Every author has a story beyond the one that they put down on paper.
Our guest today is bestselling writer Bill Bryson, whose books on travel, history and science celebrate our endless curiosity, our drive to discover and understand the mysteries of our world and of the universe itself. Readers followed Bryson’s questing intelligence and wry humor in books about explorations like A Walk in the Woods: Rediscovering America on the Appalachian Trail and Notes from a Small Island. With 2003’s wildly ambitious A Short History of Nearly Everything, Bryson followed his desire to overcome his dissatisfaction with his own early education in science. The result ranges from the birth of the universe to the evolutionary history of humankind — in under 600 pages. He’s gone on to write about everything from Shakespeare to Jazz Age America, but in his latest book The Body: A Guide for Occupants, Bryson returns to a set of mysteries at once everyday and profoundly elemental. It’s an exploration of our inner universe in the company of a guide whose fascination about the secrets of the human organism is utterly infectious — and as delightfully witty as any of his tales of wandering the globe. I was lucky enough to sit down with Bill Bryson in our podcast studio for an in-depth talk about The Body and the multiple mysteries that lie within.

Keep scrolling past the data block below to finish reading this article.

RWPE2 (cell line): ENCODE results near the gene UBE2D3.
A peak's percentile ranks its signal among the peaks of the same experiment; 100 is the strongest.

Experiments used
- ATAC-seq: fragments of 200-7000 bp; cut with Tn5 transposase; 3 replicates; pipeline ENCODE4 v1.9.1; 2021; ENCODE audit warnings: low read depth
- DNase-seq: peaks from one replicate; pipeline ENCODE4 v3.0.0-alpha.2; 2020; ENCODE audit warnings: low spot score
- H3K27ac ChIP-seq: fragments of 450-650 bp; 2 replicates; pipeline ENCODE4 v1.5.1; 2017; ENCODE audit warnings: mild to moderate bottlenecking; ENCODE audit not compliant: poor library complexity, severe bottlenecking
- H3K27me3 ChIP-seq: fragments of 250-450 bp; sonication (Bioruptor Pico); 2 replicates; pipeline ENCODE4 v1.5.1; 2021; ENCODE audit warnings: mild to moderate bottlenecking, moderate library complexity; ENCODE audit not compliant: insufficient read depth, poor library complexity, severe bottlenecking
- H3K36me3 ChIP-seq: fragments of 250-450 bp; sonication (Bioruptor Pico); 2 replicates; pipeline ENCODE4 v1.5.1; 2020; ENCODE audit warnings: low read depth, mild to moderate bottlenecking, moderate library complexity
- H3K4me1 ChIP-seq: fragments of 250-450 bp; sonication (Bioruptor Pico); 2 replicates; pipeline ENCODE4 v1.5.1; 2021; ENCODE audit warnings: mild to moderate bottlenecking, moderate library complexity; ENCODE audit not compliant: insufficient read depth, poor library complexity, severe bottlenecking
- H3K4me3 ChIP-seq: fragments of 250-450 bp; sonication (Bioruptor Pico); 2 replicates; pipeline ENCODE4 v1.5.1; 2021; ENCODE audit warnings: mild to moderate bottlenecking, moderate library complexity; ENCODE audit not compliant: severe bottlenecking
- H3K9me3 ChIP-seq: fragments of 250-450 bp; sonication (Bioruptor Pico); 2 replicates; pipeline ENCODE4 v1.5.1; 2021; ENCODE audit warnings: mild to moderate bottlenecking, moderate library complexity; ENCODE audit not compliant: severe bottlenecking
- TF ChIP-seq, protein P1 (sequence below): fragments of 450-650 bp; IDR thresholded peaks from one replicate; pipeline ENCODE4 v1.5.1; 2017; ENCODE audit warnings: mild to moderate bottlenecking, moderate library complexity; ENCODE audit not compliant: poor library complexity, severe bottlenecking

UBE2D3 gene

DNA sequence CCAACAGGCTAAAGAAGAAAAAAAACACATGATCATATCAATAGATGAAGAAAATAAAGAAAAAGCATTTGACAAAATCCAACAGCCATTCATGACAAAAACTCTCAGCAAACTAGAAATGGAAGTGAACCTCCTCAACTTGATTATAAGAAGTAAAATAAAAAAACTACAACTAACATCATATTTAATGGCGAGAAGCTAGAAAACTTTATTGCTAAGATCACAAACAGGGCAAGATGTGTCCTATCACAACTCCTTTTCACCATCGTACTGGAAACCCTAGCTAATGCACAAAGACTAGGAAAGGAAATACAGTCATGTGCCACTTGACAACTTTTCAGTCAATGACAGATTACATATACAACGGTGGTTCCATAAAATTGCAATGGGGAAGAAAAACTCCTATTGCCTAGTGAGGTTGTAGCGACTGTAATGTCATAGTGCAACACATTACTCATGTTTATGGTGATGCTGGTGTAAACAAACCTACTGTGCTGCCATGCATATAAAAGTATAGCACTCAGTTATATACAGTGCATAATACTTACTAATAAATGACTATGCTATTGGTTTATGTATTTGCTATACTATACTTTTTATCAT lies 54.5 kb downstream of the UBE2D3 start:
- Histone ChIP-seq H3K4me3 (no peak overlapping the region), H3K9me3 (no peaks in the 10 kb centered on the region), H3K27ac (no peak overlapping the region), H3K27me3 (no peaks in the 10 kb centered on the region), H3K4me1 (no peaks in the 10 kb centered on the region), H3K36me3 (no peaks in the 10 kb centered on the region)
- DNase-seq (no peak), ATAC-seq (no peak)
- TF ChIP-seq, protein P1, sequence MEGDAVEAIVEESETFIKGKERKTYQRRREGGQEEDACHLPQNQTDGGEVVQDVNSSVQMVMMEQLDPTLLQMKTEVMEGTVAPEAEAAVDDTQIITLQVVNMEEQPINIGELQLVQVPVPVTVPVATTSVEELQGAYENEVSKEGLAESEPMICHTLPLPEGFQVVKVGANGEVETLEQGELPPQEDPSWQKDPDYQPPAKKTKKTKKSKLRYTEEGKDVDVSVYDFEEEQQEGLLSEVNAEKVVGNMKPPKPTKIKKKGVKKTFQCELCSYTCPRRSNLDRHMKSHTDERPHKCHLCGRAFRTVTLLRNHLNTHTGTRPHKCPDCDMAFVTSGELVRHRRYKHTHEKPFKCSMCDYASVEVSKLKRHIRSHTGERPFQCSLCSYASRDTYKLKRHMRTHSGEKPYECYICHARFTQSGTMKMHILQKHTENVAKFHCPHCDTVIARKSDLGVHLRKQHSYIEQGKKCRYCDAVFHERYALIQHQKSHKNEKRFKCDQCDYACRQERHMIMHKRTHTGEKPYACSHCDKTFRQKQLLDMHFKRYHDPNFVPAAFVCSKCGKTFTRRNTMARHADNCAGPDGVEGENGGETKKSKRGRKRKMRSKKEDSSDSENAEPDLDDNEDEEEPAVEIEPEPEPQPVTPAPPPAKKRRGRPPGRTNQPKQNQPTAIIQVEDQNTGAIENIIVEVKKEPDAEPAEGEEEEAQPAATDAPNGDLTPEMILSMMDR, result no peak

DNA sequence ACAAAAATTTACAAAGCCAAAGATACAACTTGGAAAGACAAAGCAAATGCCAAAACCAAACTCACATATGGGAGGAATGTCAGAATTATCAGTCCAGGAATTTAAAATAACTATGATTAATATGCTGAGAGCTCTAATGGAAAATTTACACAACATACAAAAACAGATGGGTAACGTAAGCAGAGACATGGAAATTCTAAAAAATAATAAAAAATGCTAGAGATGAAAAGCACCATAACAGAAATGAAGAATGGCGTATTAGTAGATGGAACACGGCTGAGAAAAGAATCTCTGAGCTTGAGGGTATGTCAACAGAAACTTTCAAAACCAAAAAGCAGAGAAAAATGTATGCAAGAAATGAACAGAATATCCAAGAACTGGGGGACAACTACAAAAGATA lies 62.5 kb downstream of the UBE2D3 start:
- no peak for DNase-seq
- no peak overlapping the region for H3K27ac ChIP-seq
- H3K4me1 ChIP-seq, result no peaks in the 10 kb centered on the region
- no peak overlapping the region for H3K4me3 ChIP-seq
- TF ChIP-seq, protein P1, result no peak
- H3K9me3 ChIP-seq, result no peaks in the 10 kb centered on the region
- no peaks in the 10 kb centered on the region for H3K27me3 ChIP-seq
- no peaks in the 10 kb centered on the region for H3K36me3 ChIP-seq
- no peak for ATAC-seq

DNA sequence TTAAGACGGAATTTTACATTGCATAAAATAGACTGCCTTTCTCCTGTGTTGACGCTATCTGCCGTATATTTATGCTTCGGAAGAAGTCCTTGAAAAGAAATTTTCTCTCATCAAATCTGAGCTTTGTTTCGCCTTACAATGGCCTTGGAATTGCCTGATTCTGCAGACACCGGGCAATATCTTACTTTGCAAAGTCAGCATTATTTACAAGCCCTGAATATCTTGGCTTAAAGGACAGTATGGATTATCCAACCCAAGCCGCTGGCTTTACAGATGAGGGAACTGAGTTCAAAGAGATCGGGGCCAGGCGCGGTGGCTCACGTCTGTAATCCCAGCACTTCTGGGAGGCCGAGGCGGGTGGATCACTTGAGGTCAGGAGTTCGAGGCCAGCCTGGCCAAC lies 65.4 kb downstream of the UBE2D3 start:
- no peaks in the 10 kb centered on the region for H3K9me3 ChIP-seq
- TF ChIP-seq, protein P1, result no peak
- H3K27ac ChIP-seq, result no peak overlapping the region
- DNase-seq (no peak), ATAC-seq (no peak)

From the author of the science classic A Short History of Nearly Everything, and one of the bestselling and most beloved nonfiction writers in the English language, a tour de force excursion in and around the human body — how it works in all of its glorious complexity and how it inevitably fails to do so.
Bill Bryson once again proves himself to be an incomparable companion as he guides us through the human body—how it functions, its remarkable ability to heal itself, and (unfortunately) the ways it can fail. Full of extraordinary facts (your body made a million red blood cells since you started reading this) and irresistible Bryson-esque anecdotes, The Body will lead you to a deeper understanding of the miracle that is life in general and you in particular. As Bill Bryson writes, “We pass our existence within this wobble of flesh and yet take it almost entirely for granted.” The Body will cure that indifference with generous doses of wondrous, compulsively readable facts and information.